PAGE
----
MERLOT Journal of Online Learning and Teaching

Vol.5, No.3, September 2009

Abstracts of Papers in This Issue

Use of an Interactive NMR Spectroscopy Course to Enhance NMR Understanding for University Students
Saksri Supasorn and Sunanta Vibuljan

NMR spectroscopy is one of the most important techniques used in the structural identification of a compound. For this reason, a spectroscopy course that includes NMR is required for undergraduate chemistry students. However, many students have difficulty understanding the concepts of NMR spectroscopy and how to interpret NMR spectra. An interactive NMR (iNMR) course containing highly interactive animations and exercises was developed based on constructivist learning environments to support self-studying and to provide practice in NMR problem solving. Third-year chemistry students (n = 26) volunteered to use the course as a supplement to their regular spectroscopy class. Students’ understanding of key NMR spectroscopy concepts was statistically increased after completing the interactive course. Moreover, the average course grade of students completing the iNMR course was significantly higher than that of students completing traditional lessons in each of the previous four years.

Keywords: iNMR, interactive course, structural identification, structural elucidation, e-learning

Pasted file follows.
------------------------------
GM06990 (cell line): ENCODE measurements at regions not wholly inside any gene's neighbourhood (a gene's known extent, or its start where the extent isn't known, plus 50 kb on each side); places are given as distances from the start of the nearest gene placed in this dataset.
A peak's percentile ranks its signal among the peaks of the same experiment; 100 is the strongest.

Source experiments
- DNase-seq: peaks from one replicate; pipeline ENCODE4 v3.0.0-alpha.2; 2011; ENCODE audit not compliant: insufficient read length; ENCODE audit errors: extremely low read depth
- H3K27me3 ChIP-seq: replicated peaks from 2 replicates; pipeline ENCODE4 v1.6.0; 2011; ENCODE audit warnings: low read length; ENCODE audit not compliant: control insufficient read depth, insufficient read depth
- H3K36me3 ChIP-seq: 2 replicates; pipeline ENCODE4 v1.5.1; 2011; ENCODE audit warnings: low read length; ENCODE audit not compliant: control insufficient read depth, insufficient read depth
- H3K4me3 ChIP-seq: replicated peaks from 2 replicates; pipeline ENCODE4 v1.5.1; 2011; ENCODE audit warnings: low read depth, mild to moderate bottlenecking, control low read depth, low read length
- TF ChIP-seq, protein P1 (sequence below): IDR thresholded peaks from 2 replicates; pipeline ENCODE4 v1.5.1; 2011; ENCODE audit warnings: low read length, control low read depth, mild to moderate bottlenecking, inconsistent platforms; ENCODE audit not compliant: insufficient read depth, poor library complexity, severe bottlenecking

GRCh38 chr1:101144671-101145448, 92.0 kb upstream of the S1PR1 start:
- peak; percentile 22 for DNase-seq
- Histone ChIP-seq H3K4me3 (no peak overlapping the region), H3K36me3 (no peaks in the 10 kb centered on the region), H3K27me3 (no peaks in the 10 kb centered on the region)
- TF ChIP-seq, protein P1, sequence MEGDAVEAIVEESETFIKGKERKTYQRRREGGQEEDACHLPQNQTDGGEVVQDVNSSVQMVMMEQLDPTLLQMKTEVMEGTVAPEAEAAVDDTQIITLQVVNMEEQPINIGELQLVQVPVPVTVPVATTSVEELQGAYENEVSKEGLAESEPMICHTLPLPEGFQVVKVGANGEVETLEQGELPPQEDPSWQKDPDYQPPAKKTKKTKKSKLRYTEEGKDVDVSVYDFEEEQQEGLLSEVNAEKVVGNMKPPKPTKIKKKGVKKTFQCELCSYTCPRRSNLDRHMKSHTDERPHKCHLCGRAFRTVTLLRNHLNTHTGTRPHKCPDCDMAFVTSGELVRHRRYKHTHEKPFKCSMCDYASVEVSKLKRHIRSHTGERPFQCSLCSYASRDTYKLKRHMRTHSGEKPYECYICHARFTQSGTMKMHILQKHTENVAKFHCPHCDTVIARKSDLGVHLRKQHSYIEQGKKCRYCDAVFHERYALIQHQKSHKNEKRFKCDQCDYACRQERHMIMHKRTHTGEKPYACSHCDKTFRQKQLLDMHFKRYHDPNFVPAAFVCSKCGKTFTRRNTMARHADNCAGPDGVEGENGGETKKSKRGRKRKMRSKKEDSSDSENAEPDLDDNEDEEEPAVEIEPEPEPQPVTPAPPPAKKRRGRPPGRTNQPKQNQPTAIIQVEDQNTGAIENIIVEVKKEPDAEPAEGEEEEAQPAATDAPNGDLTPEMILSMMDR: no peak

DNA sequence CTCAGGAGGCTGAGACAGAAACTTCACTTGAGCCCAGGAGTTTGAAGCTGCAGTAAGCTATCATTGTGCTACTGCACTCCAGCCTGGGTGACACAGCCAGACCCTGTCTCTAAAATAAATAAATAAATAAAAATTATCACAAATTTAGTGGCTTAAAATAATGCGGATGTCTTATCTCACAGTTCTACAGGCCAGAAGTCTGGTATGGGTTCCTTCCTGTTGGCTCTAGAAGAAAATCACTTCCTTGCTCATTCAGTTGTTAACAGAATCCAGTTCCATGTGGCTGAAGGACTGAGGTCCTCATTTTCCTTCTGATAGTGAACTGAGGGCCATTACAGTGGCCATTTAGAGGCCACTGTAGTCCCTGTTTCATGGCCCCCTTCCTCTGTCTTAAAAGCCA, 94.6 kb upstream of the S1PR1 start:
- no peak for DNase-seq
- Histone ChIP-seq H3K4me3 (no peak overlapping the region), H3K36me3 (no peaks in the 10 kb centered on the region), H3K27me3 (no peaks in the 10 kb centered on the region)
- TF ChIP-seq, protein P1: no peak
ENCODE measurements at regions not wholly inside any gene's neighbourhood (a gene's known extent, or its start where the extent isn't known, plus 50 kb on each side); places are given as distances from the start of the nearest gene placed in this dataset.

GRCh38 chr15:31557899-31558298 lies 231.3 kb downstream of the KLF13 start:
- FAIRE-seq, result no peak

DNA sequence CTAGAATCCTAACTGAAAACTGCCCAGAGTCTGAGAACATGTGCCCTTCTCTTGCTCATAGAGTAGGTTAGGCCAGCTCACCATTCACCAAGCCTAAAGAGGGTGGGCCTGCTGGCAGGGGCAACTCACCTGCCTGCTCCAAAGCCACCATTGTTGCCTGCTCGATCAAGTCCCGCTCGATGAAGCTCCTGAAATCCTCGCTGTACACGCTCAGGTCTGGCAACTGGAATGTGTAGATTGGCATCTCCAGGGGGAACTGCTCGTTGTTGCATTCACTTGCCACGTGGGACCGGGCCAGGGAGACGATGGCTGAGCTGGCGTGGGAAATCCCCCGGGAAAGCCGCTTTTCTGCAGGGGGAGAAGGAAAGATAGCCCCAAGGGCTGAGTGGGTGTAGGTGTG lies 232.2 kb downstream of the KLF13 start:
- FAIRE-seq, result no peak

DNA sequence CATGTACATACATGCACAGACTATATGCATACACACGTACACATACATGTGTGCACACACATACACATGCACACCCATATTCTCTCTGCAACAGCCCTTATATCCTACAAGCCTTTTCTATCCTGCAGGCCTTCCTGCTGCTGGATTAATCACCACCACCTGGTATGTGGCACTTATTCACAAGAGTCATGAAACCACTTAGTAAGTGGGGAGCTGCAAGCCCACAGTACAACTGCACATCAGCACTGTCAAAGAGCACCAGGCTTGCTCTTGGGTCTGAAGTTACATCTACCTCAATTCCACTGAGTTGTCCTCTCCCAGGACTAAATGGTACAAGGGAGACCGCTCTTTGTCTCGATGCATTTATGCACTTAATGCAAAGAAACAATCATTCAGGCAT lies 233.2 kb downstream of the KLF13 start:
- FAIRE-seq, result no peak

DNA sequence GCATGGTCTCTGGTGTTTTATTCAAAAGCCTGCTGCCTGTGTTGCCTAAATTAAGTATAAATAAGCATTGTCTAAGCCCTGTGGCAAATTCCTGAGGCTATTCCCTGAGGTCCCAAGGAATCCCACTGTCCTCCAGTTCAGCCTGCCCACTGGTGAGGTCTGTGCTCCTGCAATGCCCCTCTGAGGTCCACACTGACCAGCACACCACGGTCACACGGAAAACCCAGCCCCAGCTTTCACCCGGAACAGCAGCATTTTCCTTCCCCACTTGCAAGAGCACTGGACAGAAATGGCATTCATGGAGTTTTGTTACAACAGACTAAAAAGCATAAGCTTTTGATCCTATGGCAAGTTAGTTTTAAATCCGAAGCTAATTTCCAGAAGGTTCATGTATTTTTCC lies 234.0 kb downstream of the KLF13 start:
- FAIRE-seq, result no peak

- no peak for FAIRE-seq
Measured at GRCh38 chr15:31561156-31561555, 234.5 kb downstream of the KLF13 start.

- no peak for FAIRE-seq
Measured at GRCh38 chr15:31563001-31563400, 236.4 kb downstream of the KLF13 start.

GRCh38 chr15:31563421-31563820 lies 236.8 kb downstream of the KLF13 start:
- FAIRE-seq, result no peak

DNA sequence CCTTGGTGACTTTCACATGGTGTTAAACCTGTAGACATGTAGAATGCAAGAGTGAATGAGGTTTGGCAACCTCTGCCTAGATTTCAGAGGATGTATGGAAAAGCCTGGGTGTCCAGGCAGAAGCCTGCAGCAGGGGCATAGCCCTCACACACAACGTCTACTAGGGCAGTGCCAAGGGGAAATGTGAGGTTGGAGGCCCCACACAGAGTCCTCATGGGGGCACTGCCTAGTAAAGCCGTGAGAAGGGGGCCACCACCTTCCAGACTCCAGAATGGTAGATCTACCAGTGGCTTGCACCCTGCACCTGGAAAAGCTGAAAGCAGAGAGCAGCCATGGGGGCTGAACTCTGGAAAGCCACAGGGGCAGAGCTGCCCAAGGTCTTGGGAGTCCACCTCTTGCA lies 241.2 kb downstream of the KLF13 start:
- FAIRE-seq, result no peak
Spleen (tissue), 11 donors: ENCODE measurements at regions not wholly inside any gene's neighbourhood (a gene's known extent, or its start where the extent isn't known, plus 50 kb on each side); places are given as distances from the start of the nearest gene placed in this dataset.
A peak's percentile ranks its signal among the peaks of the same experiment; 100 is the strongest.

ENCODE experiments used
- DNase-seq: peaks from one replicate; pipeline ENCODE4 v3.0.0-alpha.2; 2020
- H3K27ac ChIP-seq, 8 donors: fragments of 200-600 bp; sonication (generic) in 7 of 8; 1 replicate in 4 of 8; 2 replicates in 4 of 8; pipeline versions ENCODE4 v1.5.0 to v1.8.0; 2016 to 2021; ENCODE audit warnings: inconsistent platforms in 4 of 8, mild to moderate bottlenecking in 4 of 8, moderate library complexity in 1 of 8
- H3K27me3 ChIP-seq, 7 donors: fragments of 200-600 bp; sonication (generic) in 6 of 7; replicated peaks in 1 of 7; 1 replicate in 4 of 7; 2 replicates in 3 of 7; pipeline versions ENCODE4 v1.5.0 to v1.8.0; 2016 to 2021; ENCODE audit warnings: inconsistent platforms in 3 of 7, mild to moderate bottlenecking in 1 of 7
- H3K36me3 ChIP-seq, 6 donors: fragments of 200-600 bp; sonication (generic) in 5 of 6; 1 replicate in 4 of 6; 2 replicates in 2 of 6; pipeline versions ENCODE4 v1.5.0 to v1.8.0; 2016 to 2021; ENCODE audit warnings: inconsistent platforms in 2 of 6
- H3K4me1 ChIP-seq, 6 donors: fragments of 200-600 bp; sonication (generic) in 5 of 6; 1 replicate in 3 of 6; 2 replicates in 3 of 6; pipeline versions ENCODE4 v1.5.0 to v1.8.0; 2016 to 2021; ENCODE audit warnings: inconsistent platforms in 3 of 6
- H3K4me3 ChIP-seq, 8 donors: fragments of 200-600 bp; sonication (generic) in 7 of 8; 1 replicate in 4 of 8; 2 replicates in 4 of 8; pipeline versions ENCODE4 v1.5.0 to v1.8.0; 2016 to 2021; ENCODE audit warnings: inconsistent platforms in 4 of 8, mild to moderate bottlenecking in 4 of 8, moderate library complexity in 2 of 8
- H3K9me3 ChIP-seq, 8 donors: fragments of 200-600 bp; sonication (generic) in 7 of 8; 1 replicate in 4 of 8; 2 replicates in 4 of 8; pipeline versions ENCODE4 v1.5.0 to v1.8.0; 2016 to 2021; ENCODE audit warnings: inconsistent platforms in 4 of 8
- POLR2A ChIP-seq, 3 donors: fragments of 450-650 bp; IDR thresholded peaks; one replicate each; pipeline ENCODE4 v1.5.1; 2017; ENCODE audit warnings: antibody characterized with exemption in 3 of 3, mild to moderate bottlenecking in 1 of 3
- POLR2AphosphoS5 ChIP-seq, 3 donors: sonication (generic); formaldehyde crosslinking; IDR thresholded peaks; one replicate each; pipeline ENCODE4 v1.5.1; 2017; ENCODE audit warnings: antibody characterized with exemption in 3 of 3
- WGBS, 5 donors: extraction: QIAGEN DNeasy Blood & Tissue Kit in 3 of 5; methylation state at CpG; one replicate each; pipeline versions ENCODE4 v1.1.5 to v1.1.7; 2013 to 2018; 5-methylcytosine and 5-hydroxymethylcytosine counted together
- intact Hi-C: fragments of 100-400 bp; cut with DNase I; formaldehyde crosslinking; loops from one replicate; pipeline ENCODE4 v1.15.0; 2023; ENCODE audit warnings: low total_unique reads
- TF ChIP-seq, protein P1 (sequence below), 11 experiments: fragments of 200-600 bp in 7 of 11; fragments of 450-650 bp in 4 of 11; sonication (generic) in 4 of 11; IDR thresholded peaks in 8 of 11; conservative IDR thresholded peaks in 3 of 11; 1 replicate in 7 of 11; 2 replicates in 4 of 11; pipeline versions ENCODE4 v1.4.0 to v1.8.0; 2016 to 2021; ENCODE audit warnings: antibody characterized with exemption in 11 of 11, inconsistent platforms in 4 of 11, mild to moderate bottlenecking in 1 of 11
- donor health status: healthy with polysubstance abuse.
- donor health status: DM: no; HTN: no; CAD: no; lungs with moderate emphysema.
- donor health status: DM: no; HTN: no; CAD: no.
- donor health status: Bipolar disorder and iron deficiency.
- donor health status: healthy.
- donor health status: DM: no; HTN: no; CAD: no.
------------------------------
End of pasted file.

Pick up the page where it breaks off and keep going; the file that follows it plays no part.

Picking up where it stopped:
Measuring Ecoshock and Affective Learning: A Comparison of Student Responses to Online and Face-to-Face Learning Ecologies
David San Jose and Tom Kelleher

A 12-item ecoshock index was developed and tested to measure differences in university students’ responses to online and face-to-face learning ecologies. The index yielded promising internal reliability scores in pilot testing and experimental conditions. Construct validity was supported with evidence from within-subjects experimental comparisons (N = 49) showing that ecoshock was significantly higher in online conditions than face-to-face conditions as predicted. Also as predicted, ecoshock correlated negatively with an 8-item index of affective learning, which was found to be greater in face-to-face conditions than online conditions. Implications for instruction and student learning outcomes are discussed.